What is a company major transaction?
A company is owned by its shareholders. However, what many people don’t realise is that shareholders actually have little power to make decisions for the company.
It is the board of directors who have the power to manage the company’s day-to-day operations. Therefore, minority shareholders usually don’t have the ability to influence the company’s actions.
However, there is one exception to this general rule. Under the Companies Act, shareholders do have the right to approve, or reject, a major transaction planned by the board.
A major transaction a transaction where the company buys or sells assets with a value greater than 50% of the company’s total assets.
The value of the company’s total assets is based on its market value. In addition, the calculation is based on the company’s total gross asset value without deducting liabilities.
Each major transaction must be approved by a special resolution of shareholders, which requires approval from shareholders who hold an aggregate of 75% of the shares.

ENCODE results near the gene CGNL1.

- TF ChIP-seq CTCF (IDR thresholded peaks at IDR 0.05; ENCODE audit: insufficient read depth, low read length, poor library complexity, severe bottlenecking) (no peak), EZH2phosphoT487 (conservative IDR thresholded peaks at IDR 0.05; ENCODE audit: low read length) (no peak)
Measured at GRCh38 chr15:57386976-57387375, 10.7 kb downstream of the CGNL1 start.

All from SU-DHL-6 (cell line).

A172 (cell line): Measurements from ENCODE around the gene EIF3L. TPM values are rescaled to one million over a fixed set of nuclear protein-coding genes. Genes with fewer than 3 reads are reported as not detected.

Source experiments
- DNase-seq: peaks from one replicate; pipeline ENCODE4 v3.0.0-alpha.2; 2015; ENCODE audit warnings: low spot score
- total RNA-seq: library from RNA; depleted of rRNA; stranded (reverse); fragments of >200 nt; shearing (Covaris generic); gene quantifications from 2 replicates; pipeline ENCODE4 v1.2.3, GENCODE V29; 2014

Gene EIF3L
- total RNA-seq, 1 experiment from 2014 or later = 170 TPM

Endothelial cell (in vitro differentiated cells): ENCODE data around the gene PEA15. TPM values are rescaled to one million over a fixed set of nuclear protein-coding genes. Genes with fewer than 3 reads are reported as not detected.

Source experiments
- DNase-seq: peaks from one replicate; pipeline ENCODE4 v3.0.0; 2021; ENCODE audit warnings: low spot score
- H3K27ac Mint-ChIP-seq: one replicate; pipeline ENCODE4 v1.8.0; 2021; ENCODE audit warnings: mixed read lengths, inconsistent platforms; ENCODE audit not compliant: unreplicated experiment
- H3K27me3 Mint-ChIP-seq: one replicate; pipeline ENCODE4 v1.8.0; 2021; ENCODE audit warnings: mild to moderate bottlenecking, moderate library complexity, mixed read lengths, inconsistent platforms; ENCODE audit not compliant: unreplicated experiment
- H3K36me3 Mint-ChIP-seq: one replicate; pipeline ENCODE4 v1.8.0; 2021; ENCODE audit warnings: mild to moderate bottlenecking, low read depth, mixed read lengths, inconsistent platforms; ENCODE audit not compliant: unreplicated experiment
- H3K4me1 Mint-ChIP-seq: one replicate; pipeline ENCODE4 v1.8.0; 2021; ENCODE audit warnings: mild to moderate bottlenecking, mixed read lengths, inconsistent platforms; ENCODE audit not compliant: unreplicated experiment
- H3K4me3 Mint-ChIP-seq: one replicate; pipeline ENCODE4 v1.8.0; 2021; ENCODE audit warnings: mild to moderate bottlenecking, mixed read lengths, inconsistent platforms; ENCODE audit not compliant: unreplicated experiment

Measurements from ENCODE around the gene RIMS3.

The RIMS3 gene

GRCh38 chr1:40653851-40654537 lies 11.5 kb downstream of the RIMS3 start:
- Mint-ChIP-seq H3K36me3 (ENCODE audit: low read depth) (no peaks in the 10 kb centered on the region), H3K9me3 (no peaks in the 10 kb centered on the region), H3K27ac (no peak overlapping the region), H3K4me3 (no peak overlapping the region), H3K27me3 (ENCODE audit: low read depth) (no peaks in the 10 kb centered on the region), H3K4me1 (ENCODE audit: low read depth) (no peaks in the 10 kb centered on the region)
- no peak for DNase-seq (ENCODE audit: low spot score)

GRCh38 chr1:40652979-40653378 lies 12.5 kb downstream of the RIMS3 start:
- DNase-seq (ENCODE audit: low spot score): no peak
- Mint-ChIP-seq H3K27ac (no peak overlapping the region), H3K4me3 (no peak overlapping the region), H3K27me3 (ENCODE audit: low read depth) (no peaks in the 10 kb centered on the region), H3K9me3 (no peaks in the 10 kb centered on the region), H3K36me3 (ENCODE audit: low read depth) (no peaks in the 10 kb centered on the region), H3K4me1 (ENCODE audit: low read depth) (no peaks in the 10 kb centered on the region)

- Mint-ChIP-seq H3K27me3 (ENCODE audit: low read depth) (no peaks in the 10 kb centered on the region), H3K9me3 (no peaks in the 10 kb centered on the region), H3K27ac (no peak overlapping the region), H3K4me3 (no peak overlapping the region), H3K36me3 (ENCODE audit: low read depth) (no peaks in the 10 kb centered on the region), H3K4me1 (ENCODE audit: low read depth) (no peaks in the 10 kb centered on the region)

If the directors proceeded with the major transaction without shareholder’s approval, then the shareholders may apply to the Court for an injunction to stop the transaction. Alternatively, the shareholders may apply to the Court to order compensation or a buy-out because the unauthorised major transaction is deemed to be unfairly prejudicial to the shareholders.
If you have any questions about the company governance, speak to us at Capstone Law, and we would be happy to assist you.
Partner & CEO
Kenneth is the founding partner of Capstone Law. Kenneth has a MPhil from the University of Cambridge, and he was also awarded the prestigious Dean’s Academic Achievement Award for graduating from the University of Auckland law school in the top 5% of his class. Kenneth has worked at some of the best law firms in the country before starting Capstone Law.
+64 9 555 0386